Imran Khan Niazi, a former Pakistani prime minister, has recently encountered more difficulties. A judge and two senior police officers were threatened by the leader of Pakistan Tehreek-i-Insaf at a public assembly in Islamabad on August 21. He has been charged under a terror statute.
Days prior, Khan criticised the mighty Pakistan Army, which he has referred to as ‘neutrals’, saying ‘history will blame them for what they did to the country’.
The former prime minister has been vehement in his criticism of the Shehbaz Sharif administration, which he has referred to as an imported administration.The former cricket captain is accused of various crimes, including corruption, and was the first prime minister in Pakistani political history to be removed following a vote of confidence.
Imran Khan has been ordered by the Islamabad high court to appear in court on August 31 in connection with allegations that he threatened a judge verbally at a rally. The 69-year-old Khan would be permanently barred from politics if found guilty since, under Pakistani law, a convicted person is not allowed to seek for office. “You should review and think that there are 220 million people in this country…over 60 per cent of the population is youngsters, and they need jobs,” Khan said.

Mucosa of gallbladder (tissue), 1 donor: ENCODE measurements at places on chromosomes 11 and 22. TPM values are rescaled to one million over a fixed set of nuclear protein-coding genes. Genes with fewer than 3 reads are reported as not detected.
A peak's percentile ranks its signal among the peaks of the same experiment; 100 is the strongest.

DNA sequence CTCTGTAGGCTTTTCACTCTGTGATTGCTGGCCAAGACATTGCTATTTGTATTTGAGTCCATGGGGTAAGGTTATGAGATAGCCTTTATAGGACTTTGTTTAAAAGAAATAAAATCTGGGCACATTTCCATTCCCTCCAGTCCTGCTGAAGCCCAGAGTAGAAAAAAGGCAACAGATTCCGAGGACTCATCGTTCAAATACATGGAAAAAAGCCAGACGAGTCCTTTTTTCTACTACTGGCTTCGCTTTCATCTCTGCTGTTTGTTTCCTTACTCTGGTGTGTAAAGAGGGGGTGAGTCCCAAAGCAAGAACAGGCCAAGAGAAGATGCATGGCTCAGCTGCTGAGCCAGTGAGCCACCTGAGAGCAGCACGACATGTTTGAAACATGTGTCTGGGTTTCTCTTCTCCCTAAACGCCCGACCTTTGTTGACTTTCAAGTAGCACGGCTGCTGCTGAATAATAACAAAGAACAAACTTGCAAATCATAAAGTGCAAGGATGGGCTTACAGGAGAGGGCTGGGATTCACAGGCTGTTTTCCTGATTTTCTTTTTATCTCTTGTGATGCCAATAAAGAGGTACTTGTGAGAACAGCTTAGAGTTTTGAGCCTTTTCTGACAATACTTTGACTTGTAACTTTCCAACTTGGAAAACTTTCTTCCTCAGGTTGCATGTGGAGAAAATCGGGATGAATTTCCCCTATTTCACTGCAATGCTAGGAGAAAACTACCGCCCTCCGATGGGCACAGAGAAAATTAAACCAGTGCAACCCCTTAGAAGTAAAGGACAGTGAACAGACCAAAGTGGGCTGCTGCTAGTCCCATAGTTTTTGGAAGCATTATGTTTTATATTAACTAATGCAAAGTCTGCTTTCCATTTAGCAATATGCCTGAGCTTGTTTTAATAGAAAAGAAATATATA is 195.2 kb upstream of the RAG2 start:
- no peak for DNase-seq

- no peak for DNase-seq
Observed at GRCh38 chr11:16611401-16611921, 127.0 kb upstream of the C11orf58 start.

Toshakhana gifts for sale case: Khan is charged with selling gifts he received from foreign leaders, including a pricey watch valued at $1 million. During a state visit, it is customary for heads of state to exchange gifts. These presents are state property until they are sold at auction, in accordance with Toshakhana (gift depository) regulations. According to the petition submitted on behalf of the Pakistan Democratic Movement (PDM), the politician-turned-cricketer withdrew the majority of the items from the Toshakhana without being reimbursed since he reportedly failed to disclose the gifts he received and hid the details in his statements.
PTI foreign financing case: Imran Khan may be detained by the Federal Investigation Agency after failing to respond to two summons sent on him regarding foreign cash that his party received. Five businesses that have been sponsoring the PTI and were not listed in the reports given to the Pakistani Election Commission were tracked down by the top investigative agencies and are based in the United States, Canada, Britain, Australia, and Belgium. The former ruling party has been asked to present documents in support of its defence, therefore the next hearing will be on September 6.